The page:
Bogaerts knew firsthand how odd a play it was. A month ago, he was in the same spot as Ramirez, breaking for second on a ground ball to the right side that hopped up and caught him in the foot.

    “Again?” Bogaerts said. “I mean, again, me?”

    The Sox were used to seeing rallies unravel in weird ways. But the next inning, when they were finally able to string hits together, things were hamstrung in a different way.

    The Orioles had gone up, 1-0, on an RBI single from Chris Davis in the top of the sixth, but they made a mess for themselves in the bottom of the inning.

    It started when Alejandro De Aza bounced a ground ball that first baseman Chris Davis fumbled. Sensing how close the play would be, De Aza slid headfirst into the bag. Norris was late getting there, and as he tried to step on the bag he stomped on De Aza’s right hand.

    “I was just trying to get on base, no matter what happened in the end,” De Aza said.

    Orioles catcher Caleb Joseph compounded things by letting a changeup get by him for a passed ball that moved De Aza into scoring position. Then Norris botched a bunt to the left side of the infield by Sandy Leon to make it first and third with Mookie Betts at the plate.

    Betts drove in the tying run with a single to right. Then, after a Brock Holt ground ball moved Leon to third and Betts to second, Pedroia stroked a single to left field.

    Leon and Betts scored easily, and everything seemed routine when Pedroia rounded first base. But he went back to the bag grabbing at the back of his right thigh. Farrell came out of the dugout with a trainer to check on his second baseman, before pulling him from the game.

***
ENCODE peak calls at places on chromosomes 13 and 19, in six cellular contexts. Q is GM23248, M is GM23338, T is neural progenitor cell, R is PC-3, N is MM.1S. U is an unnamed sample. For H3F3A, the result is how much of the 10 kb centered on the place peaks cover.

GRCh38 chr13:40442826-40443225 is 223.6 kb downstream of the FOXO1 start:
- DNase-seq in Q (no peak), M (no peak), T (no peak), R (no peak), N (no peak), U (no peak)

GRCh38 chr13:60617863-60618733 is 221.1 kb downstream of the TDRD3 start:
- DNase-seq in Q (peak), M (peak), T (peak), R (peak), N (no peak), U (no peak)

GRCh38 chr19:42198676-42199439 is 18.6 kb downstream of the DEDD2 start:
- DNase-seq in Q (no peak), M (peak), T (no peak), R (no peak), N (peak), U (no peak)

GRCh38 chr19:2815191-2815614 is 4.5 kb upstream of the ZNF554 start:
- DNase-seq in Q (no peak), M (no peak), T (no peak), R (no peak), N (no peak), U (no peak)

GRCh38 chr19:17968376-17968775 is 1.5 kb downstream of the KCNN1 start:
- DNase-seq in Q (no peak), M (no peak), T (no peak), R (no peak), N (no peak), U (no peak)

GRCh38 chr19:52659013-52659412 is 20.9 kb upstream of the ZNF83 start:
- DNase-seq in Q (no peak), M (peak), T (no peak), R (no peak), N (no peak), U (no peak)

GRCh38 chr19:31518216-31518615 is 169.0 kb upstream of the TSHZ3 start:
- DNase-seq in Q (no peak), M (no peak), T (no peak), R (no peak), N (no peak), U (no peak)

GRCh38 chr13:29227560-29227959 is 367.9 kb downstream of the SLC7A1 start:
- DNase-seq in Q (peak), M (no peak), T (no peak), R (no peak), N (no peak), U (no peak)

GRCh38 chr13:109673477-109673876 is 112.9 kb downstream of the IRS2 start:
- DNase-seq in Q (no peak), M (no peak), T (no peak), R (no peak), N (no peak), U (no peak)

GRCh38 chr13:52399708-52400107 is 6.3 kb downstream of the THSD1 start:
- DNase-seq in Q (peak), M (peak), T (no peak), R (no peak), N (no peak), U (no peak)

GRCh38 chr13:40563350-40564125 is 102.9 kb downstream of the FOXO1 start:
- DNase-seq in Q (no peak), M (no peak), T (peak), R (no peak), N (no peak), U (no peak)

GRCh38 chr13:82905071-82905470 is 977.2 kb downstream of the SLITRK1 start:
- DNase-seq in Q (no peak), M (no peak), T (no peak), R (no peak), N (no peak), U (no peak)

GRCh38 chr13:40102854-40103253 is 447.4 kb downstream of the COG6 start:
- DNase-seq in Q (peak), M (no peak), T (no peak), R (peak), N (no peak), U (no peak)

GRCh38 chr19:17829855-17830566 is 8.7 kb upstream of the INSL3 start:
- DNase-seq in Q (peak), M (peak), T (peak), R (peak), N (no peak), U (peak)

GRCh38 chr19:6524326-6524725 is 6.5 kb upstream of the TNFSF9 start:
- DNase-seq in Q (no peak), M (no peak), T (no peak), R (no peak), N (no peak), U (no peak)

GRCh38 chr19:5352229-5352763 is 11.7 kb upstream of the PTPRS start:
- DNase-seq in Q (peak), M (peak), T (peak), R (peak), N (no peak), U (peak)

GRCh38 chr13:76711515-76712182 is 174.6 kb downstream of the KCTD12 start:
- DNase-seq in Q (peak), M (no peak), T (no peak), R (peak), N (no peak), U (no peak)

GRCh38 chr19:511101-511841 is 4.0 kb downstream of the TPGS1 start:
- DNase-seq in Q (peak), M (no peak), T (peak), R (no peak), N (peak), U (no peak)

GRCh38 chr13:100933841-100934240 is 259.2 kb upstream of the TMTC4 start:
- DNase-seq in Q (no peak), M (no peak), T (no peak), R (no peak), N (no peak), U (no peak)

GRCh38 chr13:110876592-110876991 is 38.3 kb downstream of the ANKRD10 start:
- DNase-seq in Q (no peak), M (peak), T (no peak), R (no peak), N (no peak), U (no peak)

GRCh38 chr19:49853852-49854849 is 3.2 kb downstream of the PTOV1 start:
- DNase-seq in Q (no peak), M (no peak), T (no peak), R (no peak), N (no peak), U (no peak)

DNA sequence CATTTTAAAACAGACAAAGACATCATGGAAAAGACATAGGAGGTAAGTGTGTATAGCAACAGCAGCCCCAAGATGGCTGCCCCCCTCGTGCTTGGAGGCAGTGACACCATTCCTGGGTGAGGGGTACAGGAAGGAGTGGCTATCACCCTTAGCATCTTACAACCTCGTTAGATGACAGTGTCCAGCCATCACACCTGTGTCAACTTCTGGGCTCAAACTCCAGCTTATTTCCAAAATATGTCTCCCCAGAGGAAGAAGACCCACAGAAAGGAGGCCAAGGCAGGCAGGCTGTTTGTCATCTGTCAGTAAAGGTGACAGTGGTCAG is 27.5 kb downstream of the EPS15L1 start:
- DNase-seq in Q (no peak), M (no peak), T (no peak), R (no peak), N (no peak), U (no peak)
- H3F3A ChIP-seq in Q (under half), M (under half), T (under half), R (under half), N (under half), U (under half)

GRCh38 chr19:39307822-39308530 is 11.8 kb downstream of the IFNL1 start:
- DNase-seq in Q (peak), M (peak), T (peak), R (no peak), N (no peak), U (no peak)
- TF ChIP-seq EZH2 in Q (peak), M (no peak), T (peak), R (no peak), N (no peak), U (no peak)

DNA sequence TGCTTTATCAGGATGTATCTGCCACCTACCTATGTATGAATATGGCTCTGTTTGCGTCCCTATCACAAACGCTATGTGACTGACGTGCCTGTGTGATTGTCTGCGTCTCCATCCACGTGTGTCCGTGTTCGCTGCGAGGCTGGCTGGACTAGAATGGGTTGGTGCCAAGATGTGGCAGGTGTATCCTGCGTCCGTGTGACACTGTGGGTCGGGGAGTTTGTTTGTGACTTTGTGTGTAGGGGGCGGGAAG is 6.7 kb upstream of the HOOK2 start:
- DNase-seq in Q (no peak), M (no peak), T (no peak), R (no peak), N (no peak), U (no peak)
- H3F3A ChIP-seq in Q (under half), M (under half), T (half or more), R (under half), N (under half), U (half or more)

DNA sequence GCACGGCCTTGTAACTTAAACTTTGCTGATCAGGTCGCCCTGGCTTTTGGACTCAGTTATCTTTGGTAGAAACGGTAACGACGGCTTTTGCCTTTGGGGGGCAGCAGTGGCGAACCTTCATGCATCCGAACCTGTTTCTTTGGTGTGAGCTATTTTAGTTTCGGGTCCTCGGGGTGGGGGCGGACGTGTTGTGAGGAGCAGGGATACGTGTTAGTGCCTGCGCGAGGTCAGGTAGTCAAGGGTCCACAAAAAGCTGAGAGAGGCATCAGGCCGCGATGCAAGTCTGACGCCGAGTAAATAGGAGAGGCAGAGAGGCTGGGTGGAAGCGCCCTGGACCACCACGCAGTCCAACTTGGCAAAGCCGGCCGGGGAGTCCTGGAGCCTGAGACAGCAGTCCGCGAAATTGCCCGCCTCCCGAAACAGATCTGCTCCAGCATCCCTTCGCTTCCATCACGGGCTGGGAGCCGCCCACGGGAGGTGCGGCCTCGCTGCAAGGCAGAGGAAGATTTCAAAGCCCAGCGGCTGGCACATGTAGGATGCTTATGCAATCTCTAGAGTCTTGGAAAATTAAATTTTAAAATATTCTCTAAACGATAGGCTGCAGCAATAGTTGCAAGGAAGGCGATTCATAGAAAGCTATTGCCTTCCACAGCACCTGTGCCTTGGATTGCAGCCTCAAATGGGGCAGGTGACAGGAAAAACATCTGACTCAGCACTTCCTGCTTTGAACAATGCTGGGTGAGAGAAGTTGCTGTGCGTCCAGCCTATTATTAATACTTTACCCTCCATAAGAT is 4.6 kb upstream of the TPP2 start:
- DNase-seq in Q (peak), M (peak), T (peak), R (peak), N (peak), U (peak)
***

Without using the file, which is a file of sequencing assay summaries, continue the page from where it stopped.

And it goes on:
“He lost his footing going around the bag,” Farrell said. “He slipped with the left foot, then when he tried to plant and brace himself with the right foot, either the ground gave out or he stepped in a little bit of a hole and wasn’t able to keep solid footing, and that’s where he felt it in the hamstring. Any time a player comes off the field, you’re concerned.”

    Even with the padding from Ortiz’s homer, the Sox still took more lumps.

    In the seventh, Orioles reliever Brian Matusz lost the handle on a 91-mile-per-hour fastball and hit De Aza in the same hand Norris stepped on.

    After the game, De Aza had his hand taped down to the wrist, but Farrell said De Aza would be healthy enough to play in the series finale on Thursday.

    “The hit was like by the bone and was bothering me a little bit more,” De Aza said.

    The Sox were left taking inventory of their wounds. Bogaerts checked on Ramirez after he was hit.

    “Right after the inning, I came in to see how he was doing,” Bogaerts said. “His hand was pretty swollen. That’s pretty much all I can tell you at this point.”

    The much-needed win, which snapped a six-game losing streak against the Orioles and a seven-game losing streak against American League East opponents, came with a price.

    “We’re always thinking of Pedey and Hanley,” Bogaerts said. “Hoping that everything’s good with them and they can still come back and help us out tomorrow or in the next few games.”

    Julian Benbow can be reached at jbenbow@globe.com. Follow him on Twitter @julianbenbow.